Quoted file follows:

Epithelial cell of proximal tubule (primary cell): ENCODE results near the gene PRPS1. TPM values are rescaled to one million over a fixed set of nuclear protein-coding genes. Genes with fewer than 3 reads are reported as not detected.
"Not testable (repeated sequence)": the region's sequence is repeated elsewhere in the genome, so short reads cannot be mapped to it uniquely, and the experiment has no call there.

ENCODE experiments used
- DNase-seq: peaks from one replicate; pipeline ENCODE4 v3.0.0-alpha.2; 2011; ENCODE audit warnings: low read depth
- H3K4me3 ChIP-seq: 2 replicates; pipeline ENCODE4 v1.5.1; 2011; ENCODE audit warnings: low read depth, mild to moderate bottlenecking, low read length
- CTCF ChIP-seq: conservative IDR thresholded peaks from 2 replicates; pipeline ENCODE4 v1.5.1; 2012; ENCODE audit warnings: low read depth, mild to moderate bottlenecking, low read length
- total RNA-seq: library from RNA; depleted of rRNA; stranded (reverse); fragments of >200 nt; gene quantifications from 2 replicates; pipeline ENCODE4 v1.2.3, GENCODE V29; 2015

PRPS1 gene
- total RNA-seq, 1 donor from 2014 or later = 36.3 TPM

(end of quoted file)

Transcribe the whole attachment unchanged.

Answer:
Epithelial cell of proximal tubule (primary cell): ENCODE results near the gene PRPS1. TPM values are rescaled to one million over a fixed set of nuclear protein-coding genes. Genes with fewer than 3 reads are reported as not detected.
"Not testable (repeated sequence)": the region's sequence is repeated elsewhere in the genome, so short reads cannot be mapped to it uniquely, and the experiment has no call there.

ENCODE experiments used
- DNase-seq: peaks from one replicate; pipeline ENCODE4 v3.0.0-alpha.2; 2011; ENCODE audit warnings: low read depth
- H3K4me3 ChIP-seq: 2 replicates; pipeline ENCODE4 v1.5.1; 2011; ENCODE audit warnings: low read depth, mild to moderate bottlenecking, low read length
- CTCF ChIP-seq: conservative IDR thresholded peaks from 2 replicates; pipeline ENCODE4 v1.5.1; 2012; ENCODE audit warnings: low read depth, mild to moderate bottlenecking, low read length
- total RNA-seq: library from RNA; depleted of rRNA; stranded (reverse); fragments of >200 nt; gene quantifications from 2 replicates; pipeline ENCODE4 v1.2.3, GENCODE V29; 2015

PRPS1 gene
- total RNA-seq, 1 donor from 2014 or later = 36.3 TPM